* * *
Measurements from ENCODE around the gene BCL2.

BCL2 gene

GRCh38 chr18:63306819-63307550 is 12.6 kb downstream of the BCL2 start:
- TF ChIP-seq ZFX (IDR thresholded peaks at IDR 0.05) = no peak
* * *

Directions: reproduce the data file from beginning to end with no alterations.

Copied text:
Measurements from ENCODE around the gene BCL2.

BCL2 gene

GRCh38 chr18:63306819-63307550 is 12.6 kb downstream of the BCL2 start:
- TF ChIP-seq ZFX (IDR thresholded peaks at IDR 0.05) = no peak